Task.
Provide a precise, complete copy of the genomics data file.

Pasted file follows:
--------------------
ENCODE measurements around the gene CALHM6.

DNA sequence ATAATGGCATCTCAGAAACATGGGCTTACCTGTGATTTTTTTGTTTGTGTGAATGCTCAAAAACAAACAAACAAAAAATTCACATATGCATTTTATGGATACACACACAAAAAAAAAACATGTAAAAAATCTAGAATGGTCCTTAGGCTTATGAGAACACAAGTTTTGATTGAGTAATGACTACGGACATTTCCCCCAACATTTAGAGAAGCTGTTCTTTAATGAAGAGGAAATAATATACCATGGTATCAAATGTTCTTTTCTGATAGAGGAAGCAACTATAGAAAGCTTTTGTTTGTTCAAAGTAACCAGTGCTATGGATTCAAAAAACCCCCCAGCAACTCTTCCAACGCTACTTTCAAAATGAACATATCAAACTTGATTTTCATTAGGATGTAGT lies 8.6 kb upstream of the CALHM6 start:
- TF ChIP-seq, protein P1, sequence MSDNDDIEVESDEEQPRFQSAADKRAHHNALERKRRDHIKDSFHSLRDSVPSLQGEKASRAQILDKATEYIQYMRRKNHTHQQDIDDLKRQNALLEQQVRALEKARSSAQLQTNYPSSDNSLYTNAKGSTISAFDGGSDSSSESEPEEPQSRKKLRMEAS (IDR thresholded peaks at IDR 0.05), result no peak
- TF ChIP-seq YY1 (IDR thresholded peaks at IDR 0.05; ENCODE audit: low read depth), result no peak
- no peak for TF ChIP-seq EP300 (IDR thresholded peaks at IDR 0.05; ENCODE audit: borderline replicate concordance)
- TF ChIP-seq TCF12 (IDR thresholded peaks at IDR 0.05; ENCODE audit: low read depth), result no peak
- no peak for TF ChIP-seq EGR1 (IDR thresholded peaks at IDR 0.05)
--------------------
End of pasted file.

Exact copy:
ENCODE measurements around the gene CALHM6.

DNA sequence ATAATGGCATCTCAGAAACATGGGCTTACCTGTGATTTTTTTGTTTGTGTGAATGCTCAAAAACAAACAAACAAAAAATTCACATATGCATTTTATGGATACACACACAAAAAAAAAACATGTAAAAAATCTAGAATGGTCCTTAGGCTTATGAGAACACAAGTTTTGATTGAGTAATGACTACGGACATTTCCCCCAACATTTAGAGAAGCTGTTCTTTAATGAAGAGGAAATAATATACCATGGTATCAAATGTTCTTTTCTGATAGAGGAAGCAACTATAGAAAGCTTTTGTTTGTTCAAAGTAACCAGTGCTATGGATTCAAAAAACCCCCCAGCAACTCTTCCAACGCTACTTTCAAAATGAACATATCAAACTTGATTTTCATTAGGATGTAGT lies 8.6 kb upstream of the CALHM6 start:
- TF ChIP-seq, protein P1, sequence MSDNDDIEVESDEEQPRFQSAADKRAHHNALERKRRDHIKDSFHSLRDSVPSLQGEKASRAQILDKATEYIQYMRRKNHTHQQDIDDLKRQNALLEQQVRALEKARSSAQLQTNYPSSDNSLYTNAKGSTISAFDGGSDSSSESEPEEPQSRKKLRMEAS (IDR thresholded peaks at IDR 0.05), result no peak
- TF ChIP-seq YY1 (IDR thresholded peaks at IDR 0.05; ENCODE audit: low read depth), result no peak
- no peak for TF ChIP-seq EP300 (IDR thresholded peaks at IDR 0.05; ENCODE audit: borderline replicate concordance)
- TF ChIP-seq TCF12 (IDR thresholded peaks at IDR 0.05; ENCODE audit: low read depth), result no peak
- no peak for TF ChIP-seq EGR1 (IDR thresholded peaks at IDR 0.05)